On kickoff day, the team gathered in a conference room, eager and excited to build a strategy and develop an editorial calendar for the upcoming quarter. But before a single theme or story idea was discussed, one of the senior team members put up a slide in front of the room. It read:
“ROI GOALS: 1) Lead generation 2) Increase sales 3) Customer retention/loyalty 4) Upsell.”
“These goals,” she said, “have been handed down from upstairs, and they are the standards upon all content ideas will be judged. Before we approve an idea, it must be mapped to one of these goals.”
In seconds, I could feel the energy leave the room. People who had walked in with pages of ideas were now starting at notes, clearly making mental calculations: Will any one of my ideas make it through these preliminary hurdles?
That declaration changed the trajectory of the entire editorial calendar that the team mapped out during the meeting. No one wanted to be the person who suggested a story that couldn’t directly tie back to a specific business goal ahead of time. As a result of that one slide, the team moved forward with lower morale, the content they produced saw less engagement than I had expected, and the whole operation struggled to reach its goals.
This example isn’t an isolated incident. Brands often run into trouble if they demand that every piece generates ROI. That’s not to say they should ignore ROI—understanding how publishing leads to business is essential for any content marketer. But there’s one factor that’s more important, especially when you’re just starting out: audience needs.
A tenet of digital publishing is that no one reads, watches, or shares anything unless they have a good reason. If your audience doesn’t trust you or care about what you publish, how is your content supposed to drive ROI?
Content marketing is still trying to find a reconciliation between the goals of traditional marketing—to sell a product—and the goals of editorial content—to inform or entertain an audience. A publishing operation that tips too heavily to one side or the other will inevitably run into problems, either from lack of ROI or lack of audience response.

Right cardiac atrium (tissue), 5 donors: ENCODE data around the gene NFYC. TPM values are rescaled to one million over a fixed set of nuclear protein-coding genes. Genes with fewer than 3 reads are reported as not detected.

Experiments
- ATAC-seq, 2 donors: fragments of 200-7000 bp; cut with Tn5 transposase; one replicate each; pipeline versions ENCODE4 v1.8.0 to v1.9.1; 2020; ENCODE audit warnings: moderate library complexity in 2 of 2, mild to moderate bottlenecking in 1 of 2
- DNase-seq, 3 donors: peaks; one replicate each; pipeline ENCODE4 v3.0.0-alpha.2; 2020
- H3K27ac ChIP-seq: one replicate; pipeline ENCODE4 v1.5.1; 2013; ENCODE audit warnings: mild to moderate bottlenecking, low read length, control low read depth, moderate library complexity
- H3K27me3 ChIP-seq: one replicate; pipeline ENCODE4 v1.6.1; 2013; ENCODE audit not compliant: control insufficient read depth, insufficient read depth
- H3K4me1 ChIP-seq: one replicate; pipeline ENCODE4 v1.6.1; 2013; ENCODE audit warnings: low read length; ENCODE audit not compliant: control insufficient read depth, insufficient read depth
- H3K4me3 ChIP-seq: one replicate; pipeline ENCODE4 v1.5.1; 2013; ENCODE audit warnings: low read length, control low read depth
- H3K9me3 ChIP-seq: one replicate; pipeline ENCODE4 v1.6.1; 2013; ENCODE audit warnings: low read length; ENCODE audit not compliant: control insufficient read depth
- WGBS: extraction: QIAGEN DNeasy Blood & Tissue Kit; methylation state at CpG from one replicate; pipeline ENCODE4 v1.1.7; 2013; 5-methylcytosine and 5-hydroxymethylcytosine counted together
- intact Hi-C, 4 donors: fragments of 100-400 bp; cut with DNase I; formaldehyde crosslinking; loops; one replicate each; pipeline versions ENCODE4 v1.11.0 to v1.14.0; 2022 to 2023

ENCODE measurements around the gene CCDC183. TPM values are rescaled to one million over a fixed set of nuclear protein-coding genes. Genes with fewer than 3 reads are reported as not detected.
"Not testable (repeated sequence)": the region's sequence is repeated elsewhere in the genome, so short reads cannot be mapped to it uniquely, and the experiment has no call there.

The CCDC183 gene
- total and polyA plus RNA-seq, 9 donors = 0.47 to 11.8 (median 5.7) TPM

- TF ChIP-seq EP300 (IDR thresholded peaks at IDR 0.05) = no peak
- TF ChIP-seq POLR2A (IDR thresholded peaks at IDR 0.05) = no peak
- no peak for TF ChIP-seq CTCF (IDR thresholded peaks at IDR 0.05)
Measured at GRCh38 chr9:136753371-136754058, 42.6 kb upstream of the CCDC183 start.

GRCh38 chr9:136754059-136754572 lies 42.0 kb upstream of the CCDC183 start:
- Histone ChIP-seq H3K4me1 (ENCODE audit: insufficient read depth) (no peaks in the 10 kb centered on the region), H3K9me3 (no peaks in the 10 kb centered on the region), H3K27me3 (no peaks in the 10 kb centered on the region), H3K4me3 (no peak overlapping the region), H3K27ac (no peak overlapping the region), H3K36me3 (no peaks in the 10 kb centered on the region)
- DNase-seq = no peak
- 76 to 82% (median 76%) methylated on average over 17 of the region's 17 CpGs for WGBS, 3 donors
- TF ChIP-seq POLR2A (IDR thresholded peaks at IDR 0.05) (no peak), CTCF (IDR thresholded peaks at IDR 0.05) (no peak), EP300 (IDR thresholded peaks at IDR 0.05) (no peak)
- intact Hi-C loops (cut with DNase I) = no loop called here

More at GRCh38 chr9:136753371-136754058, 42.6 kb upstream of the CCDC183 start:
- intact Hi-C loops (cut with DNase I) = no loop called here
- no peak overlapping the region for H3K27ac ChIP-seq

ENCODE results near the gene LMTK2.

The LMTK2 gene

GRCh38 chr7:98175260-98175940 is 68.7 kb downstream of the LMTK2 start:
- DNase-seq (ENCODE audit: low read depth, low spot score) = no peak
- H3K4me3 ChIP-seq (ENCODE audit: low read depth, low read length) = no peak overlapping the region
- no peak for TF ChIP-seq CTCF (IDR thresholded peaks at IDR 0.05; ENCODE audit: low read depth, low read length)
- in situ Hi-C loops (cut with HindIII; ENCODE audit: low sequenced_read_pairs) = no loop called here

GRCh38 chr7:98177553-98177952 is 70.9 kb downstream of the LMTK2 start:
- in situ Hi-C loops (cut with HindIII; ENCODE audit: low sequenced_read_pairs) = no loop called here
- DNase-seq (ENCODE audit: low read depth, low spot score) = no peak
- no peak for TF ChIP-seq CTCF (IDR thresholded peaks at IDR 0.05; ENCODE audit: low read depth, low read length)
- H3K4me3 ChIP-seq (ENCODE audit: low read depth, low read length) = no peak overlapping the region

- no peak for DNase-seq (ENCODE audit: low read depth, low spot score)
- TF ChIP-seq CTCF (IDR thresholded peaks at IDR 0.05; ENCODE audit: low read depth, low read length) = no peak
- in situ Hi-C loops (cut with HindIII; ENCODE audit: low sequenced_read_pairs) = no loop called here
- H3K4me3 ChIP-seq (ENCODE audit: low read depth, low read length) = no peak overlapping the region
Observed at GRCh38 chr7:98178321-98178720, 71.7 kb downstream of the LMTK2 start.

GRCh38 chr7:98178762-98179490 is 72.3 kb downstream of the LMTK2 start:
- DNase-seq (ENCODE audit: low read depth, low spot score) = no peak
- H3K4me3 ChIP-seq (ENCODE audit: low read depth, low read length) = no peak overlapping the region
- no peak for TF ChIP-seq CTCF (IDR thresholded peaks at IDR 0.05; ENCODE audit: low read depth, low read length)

The key to avoiding this pitfall is knowing how to approach your content before you start. You need to build a relationship with your audience, so it helps to answer some major questions that can yield insights: Who are our current customers? What’s important to them? What problems do we solve? What authority do we have and how can we share it to improve people’s lives?
A developed and documented content strategy will lay out an audience-first standard that answers the above questions and then weaves in ROI goals. This strategy will leave room for creative thinking outside of the need for leads.
When I think back on the misguided content kickoff, there was another element missing from the company’s approach: training. If your company is (relatively) new to digital publishing, you have to teach your employees how to think about content, both from a marketing and editorial perspective. It’s not just a matter of making some hires, buying some technology, and filling an editorial calendar with glorified sales collateral.
Chances are that your team will consist of both former journalists and experienced marketers—and each side can offer a value perspective as you try to map out how ROI fits into your gameplan. People with editorial backgrounds can help turn dry product updates into full-fledged stories and know how to push back against overt self-promotion. Marketing folks, meanwhile, can help content creators stay true to company messaging and know how to attribute your content to sales.
Don’t think about ROI as the enemy of creativity. The two need to work together. But if you focus on how your content will help your business instead of your customers, you’ll likely wind up wondering where you went wrong.